Posted on April 15 2018
Unless you practice Bikram, you probably think of Adho Mukha Svanasana (Downward-Facing Dog Pose) as part of the routine of your practice. You do it every class and often hold it at the end of the sequence. If you have been doing yoga for a while, you might feel like you have come to the end of your exploration of the pose. You ground your hands and feet, let your head hang between your arms and press your heels to the ground. But, that’s just the beginning of what Down Dog has to offer. Changing your physiological approach to the pose — what muscles you use and how — can open up new opportunities to play in your body and explore new goals for your practice.
Let’s say that you want to work on stretching your hamstrings. When you come into the pose, think of pulling your hips toward the back of your mat. Keep your back long. Gently extend through your legs, being careful not to “lock” your knees.
Maybe you want to use this pose to strengthen your shoulders in preparation for arm balances. If that’s the case, firm your shoulder blades and try to lift your hips away from the ground. Engage your core and focus on pushing your fingers into the floor. Check that your middle finger is pointing straight forward and work toward forming an L-shape with your index finger and thumb. Press the bony ridge of your palm into the meat and feel the strengthening all along your arms.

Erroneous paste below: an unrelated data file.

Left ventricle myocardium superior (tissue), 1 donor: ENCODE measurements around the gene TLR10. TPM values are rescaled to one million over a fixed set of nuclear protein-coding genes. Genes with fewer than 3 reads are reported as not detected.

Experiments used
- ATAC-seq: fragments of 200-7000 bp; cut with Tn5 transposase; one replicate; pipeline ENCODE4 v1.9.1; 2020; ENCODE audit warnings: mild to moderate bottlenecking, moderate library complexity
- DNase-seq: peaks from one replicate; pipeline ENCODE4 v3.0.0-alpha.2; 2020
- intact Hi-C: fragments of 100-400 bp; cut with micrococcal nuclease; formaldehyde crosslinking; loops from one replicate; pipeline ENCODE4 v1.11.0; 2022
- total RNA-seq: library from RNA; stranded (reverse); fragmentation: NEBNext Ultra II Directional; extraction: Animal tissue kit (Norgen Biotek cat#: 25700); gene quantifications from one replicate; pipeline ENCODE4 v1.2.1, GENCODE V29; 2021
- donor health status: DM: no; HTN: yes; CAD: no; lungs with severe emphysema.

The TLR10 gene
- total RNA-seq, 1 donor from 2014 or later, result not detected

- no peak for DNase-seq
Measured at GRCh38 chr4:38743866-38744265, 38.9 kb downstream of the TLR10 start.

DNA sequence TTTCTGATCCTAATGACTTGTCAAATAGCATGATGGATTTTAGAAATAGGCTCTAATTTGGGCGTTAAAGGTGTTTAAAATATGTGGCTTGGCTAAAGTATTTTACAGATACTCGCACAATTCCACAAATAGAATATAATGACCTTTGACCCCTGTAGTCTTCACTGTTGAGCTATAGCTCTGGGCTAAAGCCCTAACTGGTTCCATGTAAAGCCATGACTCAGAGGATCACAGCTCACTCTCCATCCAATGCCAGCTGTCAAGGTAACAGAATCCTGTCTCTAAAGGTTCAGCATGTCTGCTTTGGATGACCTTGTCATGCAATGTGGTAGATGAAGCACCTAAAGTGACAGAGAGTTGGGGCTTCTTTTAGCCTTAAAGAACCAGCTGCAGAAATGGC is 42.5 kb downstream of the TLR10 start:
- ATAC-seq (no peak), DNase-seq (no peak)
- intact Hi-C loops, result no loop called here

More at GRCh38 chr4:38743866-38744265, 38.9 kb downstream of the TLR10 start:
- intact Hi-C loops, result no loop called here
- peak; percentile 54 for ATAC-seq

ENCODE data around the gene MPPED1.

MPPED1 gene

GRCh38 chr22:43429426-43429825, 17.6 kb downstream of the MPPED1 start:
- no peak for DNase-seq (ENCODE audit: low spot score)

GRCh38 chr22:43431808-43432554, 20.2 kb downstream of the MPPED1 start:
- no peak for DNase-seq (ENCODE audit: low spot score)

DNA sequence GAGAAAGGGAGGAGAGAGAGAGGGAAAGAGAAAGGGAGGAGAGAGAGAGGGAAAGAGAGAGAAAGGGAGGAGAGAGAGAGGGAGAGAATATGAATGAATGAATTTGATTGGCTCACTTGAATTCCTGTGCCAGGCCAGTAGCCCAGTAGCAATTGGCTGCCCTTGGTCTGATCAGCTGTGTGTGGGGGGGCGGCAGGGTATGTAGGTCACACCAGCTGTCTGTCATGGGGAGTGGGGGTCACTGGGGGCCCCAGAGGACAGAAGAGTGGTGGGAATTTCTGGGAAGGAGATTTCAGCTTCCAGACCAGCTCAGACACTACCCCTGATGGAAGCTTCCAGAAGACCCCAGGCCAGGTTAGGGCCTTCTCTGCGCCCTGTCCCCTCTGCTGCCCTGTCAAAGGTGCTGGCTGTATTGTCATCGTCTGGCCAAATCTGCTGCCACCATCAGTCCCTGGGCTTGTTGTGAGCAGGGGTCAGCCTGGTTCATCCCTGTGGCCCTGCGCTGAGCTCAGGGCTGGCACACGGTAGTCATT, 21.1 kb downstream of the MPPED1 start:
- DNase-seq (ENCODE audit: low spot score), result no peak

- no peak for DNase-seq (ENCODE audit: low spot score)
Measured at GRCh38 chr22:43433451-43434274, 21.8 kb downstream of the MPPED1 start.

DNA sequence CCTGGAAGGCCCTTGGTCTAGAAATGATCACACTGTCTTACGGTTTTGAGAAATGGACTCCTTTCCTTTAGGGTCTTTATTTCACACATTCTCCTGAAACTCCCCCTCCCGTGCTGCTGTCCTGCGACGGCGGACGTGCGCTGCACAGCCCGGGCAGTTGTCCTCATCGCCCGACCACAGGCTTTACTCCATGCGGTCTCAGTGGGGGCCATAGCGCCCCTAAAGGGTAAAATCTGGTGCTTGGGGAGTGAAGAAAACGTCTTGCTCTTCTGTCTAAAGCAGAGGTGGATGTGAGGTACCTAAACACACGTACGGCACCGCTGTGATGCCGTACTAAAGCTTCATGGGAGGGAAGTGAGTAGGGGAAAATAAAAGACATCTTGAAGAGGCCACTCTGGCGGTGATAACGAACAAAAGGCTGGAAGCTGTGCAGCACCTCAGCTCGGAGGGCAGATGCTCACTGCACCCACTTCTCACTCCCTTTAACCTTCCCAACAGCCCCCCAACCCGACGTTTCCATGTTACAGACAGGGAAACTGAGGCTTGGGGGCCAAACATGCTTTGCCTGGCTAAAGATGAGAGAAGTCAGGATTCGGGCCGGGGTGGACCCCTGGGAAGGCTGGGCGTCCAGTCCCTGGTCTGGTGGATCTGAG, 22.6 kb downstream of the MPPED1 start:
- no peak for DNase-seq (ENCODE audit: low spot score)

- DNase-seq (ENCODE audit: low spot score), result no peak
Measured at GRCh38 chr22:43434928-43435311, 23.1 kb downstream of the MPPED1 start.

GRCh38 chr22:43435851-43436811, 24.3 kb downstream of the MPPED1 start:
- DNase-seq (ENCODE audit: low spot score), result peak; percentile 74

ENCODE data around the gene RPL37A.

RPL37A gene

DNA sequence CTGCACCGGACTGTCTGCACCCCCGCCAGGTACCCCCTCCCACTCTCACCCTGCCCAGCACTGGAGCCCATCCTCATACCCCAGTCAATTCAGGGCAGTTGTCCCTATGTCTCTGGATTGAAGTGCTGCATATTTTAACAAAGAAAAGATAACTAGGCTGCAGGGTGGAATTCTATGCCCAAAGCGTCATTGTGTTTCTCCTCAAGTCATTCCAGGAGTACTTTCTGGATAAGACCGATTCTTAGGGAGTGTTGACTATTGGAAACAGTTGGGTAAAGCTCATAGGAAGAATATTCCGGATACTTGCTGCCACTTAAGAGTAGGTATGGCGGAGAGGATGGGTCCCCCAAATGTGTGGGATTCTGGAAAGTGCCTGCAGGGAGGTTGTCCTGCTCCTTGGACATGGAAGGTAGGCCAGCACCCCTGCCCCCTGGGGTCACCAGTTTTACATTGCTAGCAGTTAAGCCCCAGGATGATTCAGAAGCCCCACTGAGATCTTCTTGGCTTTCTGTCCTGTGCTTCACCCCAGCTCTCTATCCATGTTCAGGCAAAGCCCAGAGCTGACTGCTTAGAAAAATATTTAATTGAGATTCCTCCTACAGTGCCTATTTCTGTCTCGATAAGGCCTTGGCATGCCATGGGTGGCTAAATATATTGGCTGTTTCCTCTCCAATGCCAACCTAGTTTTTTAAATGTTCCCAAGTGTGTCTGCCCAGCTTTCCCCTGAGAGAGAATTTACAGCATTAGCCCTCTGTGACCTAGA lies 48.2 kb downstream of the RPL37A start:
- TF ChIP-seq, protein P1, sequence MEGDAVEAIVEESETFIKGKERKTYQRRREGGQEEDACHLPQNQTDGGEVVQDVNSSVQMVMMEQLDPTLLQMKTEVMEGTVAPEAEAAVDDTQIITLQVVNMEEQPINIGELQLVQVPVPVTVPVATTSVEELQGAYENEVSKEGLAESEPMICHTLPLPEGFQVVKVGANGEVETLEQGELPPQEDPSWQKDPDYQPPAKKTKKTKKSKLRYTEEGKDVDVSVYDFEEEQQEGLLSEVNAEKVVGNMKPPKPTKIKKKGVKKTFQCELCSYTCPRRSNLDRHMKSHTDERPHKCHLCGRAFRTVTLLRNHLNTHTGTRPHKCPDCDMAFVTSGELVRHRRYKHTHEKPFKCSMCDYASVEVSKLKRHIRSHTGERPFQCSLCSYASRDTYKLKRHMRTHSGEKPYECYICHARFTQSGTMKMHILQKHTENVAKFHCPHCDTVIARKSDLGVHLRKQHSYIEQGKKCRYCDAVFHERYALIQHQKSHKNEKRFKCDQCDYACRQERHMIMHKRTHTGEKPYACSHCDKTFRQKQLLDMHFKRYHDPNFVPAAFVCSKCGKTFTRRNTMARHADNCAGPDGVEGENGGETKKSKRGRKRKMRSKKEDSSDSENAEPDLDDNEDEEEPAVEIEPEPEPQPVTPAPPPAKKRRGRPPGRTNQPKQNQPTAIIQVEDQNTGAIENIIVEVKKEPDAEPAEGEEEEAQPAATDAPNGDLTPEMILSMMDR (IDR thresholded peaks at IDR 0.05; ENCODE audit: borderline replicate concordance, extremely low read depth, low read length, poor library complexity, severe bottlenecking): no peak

Regardless of which part of the body you want to work, the four-on-the-floor nature of Adho Mukha Svanasana makes it ideal for finding your alignment through your whole body. Think of a line of energy extending from your head to your feet, passing through your neck, spine, and the backs of your legs. Envision other lines connecting your hands to your shoulders and flowing into your back. It can help to tie a strap around your upper arms to make this easier to feel and to keep your elbows from splaying outwards.
Feel free to play with your Down Dog. Stretch yourself with a three-legged dog by keeping both hands on the floor and stretching the right leg skyward, returning to Down Dog, then stretching the left leg toward the ceiling. Experiment with a pointed or flexed foot as you lift your leg and notice the differences. Try this pose by lowering onto your forearms and keeping your palms flat on the floor. Or, turn to the wide sides of the mat. Move your legs about three feet apart and lower your torso and hands for a wide-legged Down Dog.
These are just a few of the variations in focus you can use to deepen your experience of this or any pose. And, let your journey evolve. Renowned yoga teacher Sadie Nardini says that she found a new level of awareness in Adho Mukha Svanasana after a decade of practice. That’s just how much a single pose can offer you.